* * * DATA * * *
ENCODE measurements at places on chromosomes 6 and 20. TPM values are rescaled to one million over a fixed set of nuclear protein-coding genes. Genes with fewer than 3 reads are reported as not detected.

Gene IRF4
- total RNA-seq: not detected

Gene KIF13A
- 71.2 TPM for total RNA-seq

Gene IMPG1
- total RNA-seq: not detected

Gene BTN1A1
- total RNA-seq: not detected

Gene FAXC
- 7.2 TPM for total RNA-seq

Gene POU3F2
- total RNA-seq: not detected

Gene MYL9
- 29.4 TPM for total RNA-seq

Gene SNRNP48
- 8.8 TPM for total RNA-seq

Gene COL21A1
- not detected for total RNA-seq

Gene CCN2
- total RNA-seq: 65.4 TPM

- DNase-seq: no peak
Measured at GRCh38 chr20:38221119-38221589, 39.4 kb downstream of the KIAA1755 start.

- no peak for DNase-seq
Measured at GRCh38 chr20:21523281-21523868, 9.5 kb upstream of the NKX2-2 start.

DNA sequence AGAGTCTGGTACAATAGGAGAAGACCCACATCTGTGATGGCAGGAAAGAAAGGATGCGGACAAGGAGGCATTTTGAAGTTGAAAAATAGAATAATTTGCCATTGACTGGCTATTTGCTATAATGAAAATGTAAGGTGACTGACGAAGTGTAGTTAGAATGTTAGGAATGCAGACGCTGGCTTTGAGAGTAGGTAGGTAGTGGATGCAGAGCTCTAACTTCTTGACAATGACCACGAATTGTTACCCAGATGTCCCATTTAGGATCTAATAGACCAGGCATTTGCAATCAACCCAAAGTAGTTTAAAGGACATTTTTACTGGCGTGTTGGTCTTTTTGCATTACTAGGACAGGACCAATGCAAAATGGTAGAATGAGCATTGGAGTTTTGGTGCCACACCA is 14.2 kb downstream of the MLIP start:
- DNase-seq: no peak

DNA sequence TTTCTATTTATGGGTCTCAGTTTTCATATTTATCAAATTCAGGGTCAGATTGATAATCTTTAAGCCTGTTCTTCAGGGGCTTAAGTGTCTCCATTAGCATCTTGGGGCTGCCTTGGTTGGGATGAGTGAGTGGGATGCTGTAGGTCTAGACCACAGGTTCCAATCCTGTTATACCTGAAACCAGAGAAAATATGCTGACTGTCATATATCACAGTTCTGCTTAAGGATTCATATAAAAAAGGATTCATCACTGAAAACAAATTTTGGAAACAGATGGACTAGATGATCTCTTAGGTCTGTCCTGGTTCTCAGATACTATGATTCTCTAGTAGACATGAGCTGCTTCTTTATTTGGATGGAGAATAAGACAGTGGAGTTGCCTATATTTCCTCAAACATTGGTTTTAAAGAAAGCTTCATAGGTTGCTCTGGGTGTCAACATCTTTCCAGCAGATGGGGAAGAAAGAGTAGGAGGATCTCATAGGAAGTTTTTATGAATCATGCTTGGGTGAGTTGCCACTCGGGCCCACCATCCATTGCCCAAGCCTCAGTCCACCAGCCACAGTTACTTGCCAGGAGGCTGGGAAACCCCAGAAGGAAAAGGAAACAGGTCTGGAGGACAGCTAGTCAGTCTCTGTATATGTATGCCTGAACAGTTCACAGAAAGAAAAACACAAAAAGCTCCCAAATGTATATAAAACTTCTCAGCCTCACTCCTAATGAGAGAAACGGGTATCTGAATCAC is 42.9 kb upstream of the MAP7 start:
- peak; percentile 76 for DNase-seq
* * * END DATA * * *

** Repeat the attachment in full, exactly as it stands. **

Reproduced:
ENCODE measurements at places on chromosomes 6 and 20. TPM values are rescaled to one million over a fixed set of nuclear protein-coding genes. Genes with fewer than 3 reads are reported as not detected.

Gene IRF4
- total RNA-seq: not detected

Gene KIF13A
- 71.2 TPM for total RNA-seq

Gene IMPG1
- total RNA-seq: not detected

Gene BTN1A1
- total RNA-seq: not detected

Gene FAXC
- 7.2 TPM for total RNA-seq

Gene POU3F2
- total RNA-seq: not detected

Gene MYL9
- 29.4 TPM for total RNA-seq

Gene SNRNP48
- 8.8 TPM for total RNA-seq

Gene COL21A1
- not detected for total RNA-seq

Gene CCN2
- total RNA-seq: 65.4 TPM

- DNase-seq: no peak
Measured at GRCh38 chr20:38221119-38221589, 39.4 kb downstream of the KIAA1755 start.

- no peak for DNase-seq
Measured at GRCh38 chr20:21523281-21523868, 9.5 kb upstream of the NKX2-2 start.

DNA sequence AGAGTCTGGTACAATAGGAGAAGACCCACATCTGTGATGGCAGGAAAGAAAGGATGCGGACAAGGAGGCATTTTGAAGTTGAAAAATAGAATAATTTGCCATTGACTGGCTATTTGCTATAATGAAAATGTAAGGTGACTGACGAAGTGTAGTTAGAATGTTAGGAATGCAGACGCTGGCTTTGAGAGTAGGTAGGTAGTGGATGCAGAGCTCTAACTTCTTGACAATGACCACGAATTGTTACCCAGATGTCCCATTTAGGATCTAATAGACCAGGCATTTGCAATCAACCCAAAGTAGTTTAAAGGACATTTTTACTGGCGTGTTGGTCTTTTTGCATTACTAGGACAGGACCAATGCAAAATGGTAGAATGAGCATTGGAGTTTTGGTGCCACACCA is 14.2 kb downstream of the MLIP start:
- DNase-seq: no peak

DNA sequence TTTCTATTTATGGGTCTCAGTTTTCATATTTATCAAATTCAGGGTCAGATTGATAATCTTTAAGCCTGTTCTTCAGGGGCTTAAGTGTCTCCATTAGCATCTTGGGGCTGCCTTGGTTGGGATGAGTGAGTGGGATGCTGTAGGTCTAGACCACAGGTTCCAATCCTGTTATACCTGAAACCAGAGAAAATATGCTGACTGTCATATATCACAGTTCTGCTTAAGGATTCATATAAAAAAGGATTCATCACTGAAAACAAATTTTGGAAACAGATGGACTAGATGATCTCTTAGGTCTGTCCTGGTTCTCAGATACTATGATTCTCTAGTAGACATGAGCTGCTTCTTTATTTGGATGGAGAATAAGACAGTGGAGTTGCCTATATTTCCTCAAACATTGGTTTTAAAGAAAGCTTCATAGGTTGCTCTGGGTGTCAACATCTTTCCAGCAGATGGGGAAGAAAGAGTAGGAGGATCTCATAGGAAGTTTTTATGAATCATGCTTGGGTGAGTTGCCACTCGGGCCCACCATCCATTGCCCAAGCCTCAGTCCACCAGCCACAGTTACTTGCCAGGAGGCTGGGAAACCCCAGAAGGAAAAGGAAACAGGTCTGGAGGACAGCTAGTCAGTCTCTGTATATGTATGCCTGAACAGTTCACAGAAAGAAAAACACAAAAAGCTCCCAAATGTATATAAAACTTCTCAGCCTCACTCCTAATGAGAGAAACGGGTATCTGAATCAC is 42.9 kb upstream of the MAP7 start:
- peak; percentile 76 for DNase-seq